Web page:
With the news that the Chicago Public Schools and the striking Chicago Teacher's Union may be close to an agreement, it's important to note that even when the strike is over the issues raised will still be unresolved.
We've been reminded (if we let it slip our minds for a moment) through the ongoing saga of conflict betweet CPS and CTU that our public education system is in peril. The problems are both systemic and political; a deadly combination.
We've listened to the pundits, politicians and teachers. Everyone is gloom and dooming and it's hard to separate the spin from the facts. Here's what we know will be true after the dust settles, no matter what the terms of the teacher contract.
Most CPS Students Live in Poverty
The most important factor determining successful educational outcome is money. Not per pupil expenditure, mind you, but the economic status of the student. In CPS, 82% of the students receive free or reduced lunch. In a classroom of 30 students, that means 25 of them experience real hunger on a regular basis. There are students who come to school on Monday morning without having eaten at all since lunch on Friday.
Students whose parents can't afford clothes, much less the cost of frequent washing at the laundromat. Students who have family members- even parents- in jail. Students who live with the nightly wails of police sirens and grieving family members who are mourning yet another shooting victim on the streets of Chicago.
Students who don't have a safe place to do homework. Students whose mothers and fathers didn't have safe places to do homework. Internet access? Pffft.
Eighty-two percent. It's the number that holds the key to the future success of the students, teachers, and school district.
Charter Schools Will Remain A Source of Contention
Either reviled or championed, charter schools are the emblem of troubled school districts. They are under the jurisdiction of a school district, are publicly funded and privately run- and free from much of district bureaucracy....and from the same requirements of accountability. Opponents say they threaten the future of public school education; proponents believe them to be the future. Charter schools are, some say, a mere step away from vouchers. (Which does, in fact, take money out of the pool of public school funding and redirect it to private schools.)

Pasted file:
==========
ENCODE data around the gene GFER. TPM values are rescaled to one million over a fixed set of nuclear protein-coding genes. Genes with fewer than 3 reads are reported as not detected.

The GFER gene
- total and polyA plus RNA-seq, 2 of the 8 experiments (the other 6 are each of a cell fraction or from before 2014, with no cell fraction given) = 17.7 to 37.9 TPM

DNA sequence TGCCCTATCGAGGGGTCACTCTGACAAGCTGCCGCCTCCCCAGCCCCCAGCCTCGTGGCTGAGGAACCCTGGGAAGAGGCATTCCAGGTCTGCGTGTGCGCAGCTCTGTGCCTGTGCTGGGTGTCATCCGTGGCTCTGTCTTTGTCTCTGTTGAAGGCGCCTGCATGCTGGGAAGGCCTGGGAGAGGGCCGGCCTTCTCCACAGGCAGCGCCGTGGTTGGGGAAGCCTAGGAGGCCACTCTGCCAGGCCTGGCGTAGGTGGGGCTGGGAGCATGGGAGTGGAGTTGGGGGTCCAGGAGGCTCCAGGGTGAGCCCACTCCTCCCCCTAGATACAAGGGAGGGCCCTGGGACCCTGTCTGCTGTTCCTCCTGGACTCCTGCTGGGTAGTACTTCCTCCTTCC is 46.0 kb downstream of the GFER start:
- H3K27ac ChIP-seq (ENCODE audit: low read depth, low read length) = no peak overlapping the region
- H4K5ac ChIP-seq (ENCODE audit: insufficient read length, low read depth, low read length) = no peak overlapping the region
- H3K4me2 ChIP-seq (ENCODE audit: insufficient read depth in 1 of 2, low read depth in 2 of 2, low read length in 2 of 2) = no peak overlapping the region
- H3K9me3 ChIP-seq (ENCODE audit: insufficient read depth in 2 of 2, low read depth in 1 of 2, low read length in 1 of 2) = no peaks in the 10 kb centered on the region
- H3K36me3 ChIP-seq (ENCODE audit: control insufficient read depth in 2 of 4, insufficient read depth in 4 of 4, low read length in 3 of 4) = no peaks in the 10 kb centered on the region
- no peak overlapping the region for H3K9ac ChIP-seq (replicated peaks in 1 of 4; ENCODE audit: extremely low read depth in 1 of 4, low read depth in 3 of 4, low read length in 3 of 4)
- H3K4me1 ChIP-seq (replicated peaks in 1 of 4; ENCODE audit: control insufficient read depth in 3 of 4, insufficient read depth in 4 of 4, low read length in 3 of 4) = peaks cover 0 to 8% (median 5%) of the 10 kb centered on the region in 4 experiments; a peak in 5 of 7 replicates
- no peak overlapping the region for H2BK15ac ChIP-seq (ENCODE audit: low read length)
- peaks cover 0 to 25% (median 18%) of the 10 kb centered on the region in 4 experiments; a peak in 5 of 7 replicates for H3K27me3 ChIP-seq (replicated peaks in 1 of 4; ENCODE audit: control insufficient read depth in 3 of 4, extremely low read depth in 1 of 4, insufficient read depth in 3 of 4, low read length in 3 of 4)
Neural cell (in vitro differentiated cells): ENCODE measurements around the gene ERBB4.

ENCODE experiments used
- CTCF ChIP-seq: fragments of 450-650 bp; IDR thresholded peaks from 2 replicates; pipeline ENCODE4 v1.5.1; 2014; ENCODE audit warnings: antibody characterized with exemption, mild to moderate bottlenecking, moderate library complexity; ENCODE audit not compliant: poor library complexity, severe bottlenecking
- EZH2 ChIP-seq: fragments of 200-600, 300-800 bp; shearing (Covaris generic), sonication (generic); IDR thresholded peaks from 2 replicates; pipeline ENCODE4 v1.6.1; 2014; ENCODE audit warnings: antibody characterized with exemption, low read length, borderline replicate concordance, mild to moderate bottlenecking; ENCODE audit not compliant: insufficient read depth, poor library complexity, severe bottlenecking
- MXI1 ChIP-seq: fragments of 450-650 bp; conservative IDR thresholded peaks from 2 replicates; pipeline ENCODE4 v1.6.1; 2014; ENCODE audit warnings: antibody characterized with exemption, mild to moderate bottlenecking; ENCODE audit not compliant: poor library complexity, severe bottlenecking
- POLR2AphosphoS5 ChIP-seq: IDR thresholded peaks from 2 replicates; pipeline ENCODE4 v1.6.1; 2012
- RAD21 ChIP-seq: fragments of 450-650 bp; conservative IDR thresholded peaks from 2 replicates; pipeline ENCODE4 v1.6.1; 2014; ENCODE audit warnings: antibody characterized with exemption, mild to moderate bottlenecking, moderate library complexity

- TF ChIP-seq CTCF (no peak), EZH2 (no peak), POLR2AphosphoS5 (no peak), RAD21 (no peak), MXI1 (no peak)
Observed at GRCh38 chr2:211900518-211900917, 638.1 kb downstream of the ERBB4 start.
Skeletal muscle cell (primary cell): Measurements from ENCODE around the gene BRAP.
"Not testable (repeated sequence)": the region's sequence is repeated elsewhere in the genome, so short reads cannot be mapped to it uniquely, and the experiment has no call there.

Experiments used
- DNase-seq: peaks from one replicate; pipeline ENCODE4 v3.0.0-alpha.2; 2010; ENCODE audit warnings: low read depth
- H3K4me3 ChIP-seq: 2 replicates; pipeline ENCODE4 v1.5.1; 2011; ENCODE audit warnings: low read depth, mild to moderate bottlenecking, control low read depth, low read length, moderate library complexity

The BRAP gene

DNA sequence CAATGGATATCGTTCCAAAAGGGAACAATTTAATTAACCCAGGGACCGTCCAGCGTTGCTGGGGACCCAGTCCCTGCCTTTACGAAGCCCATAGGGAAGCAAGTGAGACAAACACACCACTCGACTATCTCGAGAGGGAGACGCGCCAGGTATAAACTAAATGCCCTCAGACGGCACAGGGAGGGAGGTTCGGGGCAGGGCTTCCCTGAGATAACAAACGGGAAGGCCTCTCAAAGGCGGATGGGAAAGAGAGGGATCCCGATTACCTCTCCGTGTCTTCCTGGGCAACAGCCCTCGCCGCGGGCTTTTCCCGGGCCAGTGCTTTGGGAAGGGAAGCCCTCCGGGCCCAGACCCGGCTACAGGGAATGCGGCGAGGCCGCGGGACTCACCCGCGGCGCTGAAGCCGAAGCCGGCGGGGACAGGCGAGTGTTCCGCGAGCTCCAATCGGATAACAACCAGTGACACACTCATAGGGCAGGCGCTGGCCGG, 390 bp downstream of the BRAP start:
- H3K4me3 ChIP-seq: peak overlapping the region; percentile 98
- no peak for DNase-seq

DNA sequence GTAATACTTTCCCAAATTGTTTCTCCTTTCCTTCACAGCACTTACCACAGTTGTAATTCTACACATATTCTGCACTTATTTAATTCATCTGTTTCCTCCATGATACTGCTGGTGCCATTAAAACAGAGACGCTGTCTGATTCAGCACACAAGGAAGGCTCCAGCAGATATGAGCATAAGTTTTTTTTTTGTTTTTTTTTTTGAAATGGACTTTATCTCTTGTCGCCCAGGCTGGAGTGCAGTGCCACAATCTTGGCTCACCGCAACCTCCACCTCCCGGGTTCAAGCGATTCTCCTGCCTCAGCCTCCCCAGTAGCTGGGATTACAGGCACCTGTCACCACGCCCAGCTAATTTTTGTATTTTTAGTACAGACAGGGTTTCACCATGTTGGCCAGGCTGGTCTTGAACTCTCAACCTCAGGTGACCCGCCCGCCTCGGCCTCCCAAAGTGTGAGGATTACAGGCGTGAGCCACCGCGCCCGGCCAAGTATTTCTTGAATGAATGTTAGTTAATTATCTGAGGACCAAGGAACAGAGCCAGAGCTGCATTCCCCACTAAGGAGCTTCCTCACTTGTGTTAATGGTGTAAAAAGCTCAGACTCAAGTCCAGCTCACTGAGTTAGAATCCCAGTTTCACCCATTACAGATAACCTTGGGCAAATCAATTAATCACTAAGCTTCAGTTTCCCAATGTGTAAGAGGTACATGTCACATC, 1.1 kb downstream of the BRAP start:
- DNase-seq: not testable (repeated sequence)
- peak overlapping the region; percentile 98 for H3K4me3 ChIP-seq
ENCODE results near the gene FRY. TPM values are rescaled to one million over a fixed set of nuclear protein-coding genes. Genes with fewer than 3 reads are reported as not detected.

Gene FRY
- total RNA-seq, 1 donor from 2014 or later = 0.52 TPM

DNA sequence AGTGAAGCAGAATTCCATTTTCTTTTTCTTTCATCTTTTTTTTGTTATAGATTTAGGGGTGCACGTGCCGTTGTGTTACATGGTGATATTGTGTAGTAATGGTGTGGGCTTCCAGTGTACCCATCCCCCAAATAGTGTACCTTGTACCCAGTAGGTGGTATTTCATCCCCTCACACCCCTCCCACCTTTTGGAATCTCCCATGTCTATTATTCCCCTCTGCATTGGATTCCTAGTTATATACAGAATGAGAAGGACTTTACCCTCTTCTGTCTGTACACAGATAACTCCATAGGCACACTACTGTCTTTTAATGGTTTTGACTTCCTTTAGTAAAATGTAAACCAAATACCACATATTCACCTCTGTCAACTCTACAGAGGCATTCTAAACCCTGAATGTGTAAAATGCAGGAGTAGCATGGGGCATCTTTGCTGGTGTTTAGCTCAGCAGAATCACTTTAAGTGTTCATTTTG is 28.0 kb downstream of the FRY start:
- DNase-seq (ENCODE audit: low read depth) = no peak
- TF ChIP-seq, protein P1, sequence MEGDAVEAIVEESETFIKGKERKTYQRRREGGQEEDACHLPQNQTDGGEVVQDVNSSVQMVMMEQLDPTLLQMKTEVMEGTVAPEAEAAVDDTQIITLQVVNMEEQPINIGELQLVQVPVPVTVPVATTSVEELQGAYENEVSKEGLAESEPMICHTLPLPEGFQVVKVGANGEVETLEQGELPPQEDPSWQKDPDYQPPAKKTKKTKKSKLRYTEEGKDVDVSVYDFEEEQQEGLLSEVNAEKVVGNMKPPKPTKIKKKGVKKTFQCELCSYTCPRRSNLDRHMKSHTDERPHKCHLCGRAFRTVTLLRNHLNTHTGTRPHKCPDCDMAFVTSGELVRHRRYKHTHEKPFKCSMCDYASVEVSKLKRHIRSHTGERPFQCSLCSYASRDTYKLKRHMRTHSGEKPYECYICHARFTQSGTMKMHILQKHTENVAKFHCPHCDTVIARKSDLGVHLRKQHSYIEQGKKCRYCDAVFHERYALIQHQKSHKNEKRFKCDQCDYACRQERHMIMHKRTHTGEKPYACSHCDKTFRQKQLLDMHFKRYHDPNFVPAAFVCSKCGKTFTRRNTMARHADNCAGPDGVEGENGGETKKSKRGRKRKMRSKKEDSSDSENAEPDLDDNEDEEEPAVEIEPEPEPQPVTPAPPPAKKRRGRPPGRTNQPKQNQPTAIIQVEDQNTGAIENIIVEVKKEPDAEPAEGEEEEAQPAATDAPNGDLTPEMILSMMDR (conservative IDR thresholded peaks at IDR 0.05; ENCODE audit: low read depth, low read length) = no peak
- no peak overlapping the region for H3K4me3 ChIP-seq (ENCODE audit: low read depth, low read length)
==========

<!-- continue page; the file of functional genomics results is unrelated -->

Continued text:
Do charter schools outperfom their counterparts? Carol Marin of the Chicago Sun-Times quotes a former CPS administrator who says no.
“I ran the numbers when I was at CPS,” said Terry Mazany, former interim CPS superintendent and CEO of the Chicago Community Trust. “Charters, based on . . . being freed from restrictions of bureaucracy, should be knocking the socks off neighborhood schools. But they’re not. It’s a dead heat."
According to The Center for Public Education, the jury's still out.
The incomplete research base behind charters means that many states may be heading into a reform strategy without a clear understanding of how charter schools work best, or how they interact with and affect traditional public schools. Charter schools need more research, oversight, and true evaluation to fulfill their purpose of being laboratories that traditional public schools can learn from.
CTU hates them. Mayor Emanuel loves them. This part of the conversation is far from over.
CPS Has Budget Problems
Chicago Public Schools are operating with a deficit budget. Either budgets are (further) cut, or taxes must be raised. At some point, something has to give. Teachers deserve competitive salaries, and students deserve to have maintained facilities and support services that are able to address the needs of a economically disadvantaged student population. Currently, many students are in schools without libraries, without current and appropriate instructional materials, without adequate staffing and without performance enhancing curriculum enrichment. Class sizes are impossibly high. CPS can't fix the poverty of its students, but it can and should ensure that when they cross the threshold of any CPS school, they receive as good an education as if they were at, for example, the Lab. And that takes money.
D is for Dysfunction, P is for Politicians
If we all learned nothing else from watching and reading about the CTU strike, we certainly learned that the teachers do not trust the administration. The list of transgressions is long and well-documented. Until both sides are able to find a way to work together and see each other as partners, not adversaries, students will suffer. Throwing a mayor with an agenda in the mix- a mayor who sends his own children to a private school- doesn't help. Other school districts have sought the assistance of mediators and conflict resolution specialists to resolve personality and professional differences after a strike.
While there is always bound to be conflict in any large school district, this is a level of distrust that won't magically disappear with a mayoral wand.
So. Good luck with that.